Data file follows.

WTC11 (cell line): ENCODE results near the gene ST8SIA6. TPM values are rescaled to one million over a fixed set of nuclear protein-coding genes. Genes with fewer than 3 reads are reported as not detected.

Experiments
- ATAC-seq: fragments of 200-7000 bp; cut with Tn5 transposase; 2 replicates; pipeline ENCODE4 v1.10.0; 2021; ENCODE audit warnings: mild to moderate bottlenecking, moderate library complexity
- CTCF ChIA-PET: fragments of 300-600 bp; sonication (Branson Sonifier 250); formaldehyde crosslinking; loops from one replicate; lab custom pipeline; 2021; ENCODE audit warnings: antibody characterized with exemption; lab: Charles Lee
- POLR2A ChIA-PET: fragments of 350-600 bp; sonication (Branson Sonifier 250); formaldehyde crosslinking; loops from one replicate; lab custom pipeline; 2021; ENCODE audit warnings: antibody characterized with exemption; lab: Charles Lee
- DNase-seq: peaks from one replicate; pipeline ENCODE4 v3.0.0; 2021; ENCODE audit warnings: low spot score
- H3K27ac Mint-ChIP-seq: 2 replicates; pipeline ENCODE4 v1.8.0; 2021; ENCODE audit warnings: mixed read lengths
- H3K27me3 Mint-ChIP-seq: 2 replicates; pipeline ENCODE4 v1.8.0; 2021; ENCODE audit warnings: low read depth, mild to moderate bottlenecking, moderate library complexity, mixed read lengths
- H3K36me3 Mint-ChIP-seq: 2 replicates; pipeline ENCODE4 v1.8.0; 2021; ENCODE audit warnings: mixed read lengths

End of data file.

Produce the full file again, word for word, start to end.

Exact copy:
WTC11 (cell line): ENCODE results near the gene ST8SIA6. TPM values are rescaled to one million over a fixed set of nuclear protein-coding genes. Genes with fewer than 3 reads are reported as not detected.

Experiments
- ATAC-seq: fragments of 200-7000 bp; cut with Tn5 transposase; 2 replicates; pipeline ENCODE4 v1.10.0; 2021; ENCODE audit warnings: mild to moderate bottlenecking, moderate library complexity
- CTCF ChIA-PET: fragments of 300-600 bp; sonication (Branson Sonifier 250); formaldehyde crosslinking; loops from one replicate; lab custom pipeline; 2021; ENCODE audit warnings: antibody characterized with exemption; lab: Charles Lee
- POLR2A ChIA-PET: fragments of 350-600 bp; sonication (Branson Sonifier 250); formaldehyde crosslinking; loops from one replicate; lab custom pipeline; 2021; ENCODE audit warnings: antibody characterized with exemption; lab: Charles Lee
- DNase-seq: peaks from one replicate; pipeline ENCODE4 v3.0.0; 2021; ENCODE audit warnings: low spot score
- H3K27ac Mint-ChIP-seq: 2 replicates; pipeline ENCODE4 v1.8.0; 2021; ENCODE audit warnings: mixed read lengths
- H3K27me3 Mint-ChIP-seq: 2 replicates; pipeline ENCODE4 v1.8.0; 2021; ENCODE audit warnings: low read depth, mild to moderate bottlenecking, moderate library complexity, mixed read lengths
- H3K36me3 Mint-ChIP-seq: 2 replicates; pipeline ENCODE4 v1.8.0; 2021; ENCODE audit warnings: mixed read lengths